Before taking rifabutin,
tell your doctor and pharmacist if you are allergic to rifabutin, rifampin (Rifadin, Rimactane, in Rifamate, Rifater), rifapentine (Priftin), rifaximin (Xifaxan), any other medications, or any of the ingredients in rifabutin capsules. Ask your pharmacist for a list of the ingredients.
tell your doctor if you are taking delavirdine (Rescriptor) or voriconazole (Vfend). Your doctor will probably tell you not to take rifabutin if you are taking one or more of these medications.
tell your doctor and pharmacist what other prescription and nonprescription medications, vitamins, and nutritional supplements you are taking or plan to take. Be sure to mention any of the following: clarithromycin (Biaxin, in Prevpac); fluconazole (Diflucan); HIV protease inhibitors such as atazanavir (Reyataz, in Evotaz), darunavir (Prezista, in Prezcobix), fosamprenavir (Lexiva), indinavir (Crixivan), lopinavir (in Kaletra), nelfinavir (Viracept), ritonavir (Norvir, in Kaletra, Technivie, Viekira Pak), saquinavir (Invirase), and tipranavir (Aptivus); itraconazole (Sporanox, Onmel); and posaconazole (Noxafil). Your doctor may need to change the doses of your medications or monitor you carefully for side effects. Many other medications may also interact with rifabutin, so be sure to tell your doctor about all the medications you are taking, even those that do not appear on this list.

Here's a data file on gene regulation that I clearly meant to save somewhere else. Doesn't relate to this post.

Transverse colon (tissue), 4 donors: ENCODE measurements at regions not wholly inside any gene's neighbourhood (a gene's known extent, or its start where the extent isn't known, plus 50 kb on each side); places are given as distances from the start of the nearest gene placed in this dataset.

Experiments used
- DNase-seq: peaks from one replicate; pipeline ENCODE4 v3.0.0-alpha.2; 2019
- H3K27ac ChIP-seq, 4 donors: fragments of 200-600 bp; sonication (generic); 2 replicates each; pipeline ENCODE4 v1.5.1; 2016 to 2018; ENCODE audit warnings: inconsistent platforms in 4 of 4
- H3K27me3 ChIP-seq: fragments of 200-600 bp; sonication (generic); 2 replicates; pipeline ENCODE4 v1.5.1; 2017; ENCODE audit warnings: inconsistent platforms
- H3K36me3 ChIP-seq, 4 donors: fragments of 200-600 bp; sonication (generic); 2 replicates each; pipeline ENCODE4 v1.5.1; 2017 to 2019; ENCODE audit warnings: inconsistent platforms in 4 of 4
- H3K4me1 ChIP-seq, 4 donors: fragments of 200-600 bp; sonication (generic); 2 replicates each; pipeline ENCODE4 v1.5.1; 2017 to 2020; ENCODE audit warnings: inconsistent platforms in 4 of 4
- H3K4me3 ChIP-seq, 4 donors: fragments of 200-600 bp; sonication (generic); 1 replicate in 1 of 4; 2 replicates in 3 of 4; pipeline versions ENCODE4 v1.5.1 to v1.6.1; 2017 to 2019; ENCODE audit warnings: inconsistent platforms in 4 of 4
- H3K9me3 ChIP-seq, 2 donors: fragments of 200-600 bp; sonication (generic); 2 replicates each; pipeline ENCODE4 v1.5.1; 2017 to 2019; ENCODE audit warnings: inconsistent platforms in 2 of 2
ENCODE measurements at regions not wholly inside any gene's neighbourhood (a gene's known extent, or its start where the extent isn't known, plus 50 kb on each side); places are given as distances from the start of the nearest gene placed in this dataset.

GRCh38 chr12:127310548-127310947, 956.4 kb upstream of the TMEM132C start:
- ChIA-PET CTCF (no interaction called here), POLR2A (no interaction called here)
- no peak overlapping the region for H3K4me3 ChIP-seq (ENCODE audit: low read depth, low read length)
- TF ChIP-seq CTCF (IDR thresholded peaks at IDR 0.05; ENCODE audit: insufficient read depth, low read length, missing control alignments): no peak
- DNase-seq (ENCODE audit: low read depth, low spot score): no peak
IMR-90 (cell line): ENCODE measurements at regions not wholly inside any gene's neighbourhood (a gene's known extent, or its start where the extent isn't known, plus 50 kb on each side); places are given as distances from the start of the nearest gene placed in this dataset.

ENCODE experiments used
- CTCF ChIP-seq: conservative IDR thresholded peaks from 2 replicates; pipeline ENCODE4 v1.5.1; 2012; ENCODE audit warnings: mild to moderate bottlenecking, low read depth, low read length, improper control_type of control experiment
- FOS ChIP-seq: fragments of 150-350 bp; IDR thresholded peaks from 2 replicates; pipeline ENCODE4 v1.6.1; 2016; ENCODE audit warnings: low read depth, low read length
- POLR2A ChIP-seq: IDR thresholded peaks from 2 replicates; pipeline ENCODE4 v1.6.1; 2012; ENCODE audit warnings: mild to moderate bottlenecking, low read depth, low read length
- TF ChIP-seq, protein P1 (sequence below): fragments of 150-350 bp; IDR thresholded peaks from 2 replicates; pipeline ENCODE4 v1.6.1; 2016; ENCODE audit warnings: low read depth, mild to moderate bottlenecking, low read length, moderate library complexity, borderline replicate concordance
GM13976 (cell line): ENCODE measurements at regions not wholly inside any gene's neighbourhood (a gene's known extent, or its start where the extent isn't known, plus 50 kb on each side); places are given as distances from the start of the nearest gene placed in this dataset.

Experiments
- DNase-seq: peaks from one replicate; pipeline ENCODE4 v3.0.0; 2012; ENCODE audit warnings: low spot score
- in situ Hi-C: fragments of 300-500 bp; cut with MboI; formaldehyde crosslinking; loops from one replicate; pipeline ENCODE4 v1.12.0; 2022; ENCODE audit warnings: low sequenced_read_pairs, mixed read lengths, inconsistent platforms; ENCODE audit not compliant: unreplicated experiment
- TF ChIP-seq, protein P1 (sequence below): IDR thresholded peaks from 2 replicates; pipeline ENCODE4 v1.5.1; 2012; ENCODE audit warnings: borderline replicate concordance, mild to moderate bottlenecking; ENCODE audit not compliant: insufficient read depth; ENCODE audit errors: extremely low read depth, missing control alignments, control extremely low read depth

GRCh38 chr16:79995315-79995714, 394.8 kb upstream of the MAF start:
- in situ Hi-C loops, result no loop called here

tell your doctor if you have or have ever liver or kidney disease .
tell your doctor if you are pregnant, plan to become pregnant, or are breastfeeding. If you become pregnant while taking rifabutin, call your doctor.
tell your doctor if you are taking or using hormonal contraceptives (birth control pills, patches, rings, implants, and injections) to prevent pregnancy. Rifabutin may interfere with the action of hormonal contraceptives. Talk to your doctor about other methods of birth control that will work for you.
tell your doctor if you wear soft contact lenses. Rifabutin may cause permanent brown-orange stains on your contact lenses.